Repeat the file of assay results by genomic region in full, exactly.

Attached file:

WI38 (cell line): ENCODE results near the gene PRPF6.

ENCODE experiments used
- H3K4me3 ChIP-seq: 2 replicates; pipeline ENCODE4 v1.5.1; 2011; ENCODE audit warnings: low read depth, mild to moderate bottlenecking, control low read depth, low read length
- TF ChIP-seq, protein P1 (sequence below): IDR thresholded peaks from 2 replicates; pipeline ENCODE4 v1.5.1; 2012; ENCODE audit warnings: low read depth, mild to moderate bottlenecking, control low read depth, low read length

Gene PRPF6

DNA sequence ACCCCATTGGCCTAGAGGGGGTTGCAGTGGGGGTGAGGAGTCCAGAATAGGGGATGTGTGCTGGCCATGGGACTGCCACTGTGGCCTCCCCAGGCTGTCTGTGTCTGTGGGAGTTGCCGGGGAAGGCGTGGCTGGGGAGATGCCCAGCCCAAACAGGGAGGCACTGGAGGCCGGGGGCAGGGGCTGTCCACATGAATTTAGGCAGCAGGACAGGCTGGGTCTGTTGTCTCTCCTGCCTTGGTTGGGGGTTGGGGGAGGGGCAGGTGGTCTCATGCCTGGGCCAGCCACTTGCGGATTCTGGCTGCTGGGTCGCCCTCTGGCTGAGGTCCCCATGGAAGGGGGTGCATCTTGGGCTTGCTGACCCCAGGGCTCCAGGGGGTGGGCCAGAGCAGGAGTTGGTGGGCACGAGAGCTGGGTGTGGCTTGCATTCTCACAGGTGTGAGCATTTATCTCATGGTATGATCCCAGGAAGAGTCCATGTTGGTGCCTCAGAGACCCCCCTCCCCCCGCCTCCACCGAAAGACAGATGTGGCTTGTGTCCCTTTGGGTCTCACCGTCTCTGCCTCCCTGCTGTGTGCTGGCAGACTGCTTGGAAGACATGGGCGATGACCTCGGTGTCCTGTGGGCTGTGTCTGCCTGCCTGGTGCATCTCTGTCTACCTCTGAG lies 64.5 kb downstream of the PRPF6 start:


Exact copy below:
WI38 (cell line): ENCODE results near the gene PRPF6.

ENCODE experiments used
- H3K4me3 ChIP-seq: 2 replicates; pipeline ENCODE4 v1.5.1; 2011; ENCODE audit warnings: low read depth, mild to moderate bottlenecking, control low read depth, low read length
- TF ChIP-seq, protein P1 (sequence below): IDR thresholded peaks from 2 replicates; pipeline ENCODE4 v1.5.1; 2012; ENCODE audit warnings: low read depth, mild to moderate bottlenecking, control low read depth, low read length

Gene PRPF6

DNA sequence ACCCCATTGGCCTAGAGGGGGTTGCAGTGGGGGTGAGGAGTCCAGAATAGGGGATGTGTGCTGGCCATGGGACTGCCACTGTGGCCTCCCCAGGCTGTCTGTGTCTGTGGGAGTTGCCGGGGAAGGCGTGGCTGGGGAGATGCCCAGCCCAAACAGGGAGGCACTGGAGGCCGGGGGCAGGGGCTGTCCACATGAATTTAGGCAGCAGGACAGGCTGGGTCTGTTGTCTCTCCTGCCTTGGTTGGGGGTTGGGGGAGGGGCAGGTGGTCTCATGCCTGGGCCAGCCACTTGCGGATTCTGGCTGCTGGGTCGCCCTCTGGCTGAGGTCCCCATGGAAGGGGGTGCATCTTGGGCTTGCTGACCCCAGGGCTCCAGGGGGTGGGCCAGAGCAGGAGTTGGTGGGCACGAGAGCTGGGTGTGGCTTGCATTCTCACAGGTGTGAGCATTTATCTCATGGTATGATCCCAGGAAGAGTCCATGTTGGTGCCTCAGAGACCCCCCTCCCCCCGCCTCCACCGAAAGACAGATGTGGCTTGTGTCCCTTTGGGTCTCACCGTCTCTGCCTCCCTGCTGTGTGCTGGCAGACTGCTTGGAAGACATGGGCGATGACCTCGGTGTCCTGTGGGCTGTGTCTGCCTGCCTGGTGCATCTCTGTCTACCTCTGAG lies 64.5 kb downstream of the PRPF6 start: